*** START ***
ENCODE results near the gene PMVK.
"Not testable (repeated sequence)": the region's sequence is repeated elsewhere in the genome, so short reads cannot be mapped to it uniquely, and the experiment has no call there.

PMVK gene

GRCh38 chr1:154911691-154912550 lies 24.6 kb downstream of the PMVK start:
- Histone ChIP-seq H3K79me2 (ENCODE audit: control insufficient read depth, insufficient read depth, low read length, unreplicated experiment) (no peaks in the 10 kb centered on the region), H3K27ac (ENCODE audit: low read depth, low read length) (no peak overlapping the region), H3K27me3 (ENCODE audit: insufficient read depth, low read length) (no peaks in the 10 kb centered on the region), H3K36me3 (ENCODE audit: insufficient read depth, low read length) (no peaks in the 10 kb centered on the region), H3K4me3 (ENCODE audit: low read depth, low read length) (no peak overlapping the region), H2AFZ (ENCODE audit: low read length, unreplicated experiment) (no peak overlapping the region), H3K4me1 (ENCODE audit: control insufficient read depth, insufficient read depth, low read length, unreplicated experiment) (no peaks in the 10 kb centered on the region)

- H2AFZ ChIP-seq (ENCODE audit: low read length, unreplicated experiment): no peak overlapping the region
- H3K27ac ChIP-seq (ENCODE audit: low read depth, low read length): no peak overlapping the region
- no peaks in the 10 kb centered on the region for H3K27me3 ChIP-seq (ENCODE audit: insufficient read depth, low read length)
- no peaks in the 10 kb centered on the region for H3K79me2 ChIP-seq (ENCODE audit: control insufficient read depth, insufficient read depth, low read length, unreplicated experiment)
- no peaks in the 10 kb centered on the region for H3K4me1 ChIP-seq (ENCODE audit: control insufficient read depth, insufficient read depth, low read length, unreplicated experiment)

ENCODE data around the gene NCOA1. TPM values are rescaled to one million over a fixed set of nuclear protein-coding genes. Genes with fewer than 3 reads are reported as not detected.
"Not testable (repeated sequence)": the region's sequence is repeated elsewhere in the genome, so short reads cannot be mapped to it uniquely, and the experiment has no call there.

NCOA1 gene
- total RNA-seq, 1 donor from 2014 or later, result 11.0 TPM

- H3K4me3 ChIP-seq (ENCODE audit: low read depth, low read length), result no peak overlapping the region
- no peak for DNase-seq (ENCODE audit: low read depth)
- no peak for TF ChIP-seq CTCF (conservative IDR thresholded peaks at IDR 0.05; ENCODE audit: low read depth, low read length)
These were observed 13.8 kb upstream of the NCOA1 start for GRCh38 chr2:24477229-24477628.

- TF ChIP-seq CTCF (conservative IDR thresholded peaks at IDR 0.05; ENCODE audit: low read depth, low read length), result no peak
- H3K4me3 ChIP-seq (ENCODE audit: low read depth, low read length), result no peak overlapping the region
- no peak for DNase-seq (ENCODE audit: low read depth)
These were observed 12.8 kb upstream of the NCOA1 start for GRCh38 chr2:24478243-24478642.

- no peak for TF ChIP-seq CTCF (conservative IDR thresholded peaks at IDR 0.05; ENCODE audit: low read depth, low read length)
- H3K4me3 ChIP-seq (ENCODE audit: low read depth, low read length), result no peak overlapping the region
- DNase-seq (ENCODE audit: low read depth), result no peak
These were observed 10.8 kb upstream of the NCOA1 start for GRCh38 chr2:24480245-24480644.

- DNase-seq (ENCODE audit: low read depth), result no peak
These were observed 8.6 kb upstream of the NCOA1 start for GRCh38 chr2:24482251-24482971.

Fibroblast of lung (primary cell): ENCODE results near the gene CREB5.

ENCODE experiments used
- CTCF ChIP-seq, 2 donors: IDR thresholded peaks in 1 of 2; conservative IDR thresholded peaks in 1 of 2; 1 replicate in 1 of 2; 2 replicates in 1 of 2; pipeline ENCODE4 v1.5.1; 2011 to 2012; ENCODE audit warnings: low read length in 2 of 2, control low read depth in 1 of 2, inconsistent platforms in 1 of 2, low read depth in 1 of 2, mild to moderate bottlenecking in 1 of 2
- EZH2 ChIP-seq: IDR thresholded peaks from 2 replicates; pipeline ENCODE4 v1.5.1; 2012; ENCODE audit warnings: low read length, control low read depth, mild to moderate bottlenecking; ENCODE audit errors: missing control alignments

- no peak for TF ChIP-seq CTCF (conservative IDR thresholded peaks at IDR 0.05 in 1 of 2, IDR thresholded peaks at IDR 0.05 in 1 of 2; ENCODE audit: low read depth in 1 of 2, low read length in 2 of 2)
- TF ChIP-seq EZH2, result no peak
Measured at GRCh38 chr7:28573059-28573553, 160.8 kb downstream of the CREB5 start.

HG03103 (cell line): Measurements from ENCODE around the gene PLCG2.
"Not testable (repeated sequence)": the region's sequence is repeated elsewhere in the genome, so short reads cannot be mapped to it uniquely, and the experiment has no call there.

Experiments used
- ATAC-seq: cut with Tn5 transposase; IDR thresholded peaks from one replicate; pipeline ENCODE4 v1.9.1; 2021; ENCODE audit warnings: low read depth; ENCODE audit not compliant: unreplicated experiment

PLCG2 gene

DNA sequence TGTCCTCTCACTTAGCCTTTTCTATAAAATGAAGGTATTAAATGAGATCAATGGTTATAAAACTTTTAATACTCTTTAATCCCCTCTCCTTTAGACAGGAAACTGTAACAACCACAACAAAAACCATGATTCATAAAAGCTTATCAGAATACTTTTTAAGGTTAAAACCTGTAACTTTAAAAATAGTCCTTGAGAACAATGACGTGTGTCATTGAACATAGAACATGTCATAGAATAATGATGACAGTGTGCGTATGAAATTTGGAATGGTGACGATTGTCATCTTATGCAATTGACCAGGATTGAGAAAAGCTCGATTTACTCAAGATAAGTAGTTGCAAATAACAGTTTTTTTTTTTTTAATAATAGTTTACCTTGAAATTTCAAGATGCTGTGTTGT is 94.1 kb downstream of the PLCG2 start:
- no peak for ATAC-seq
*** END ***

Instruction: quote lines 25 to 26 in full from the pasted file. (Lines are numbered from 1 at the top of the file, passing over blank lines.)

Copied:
- DNase-seq (ENCODE audit: low read depth), result no peak
These were observed 10.8 kb upstream of the NCOA1 start for GRCh38 chr2:24480245-24480644.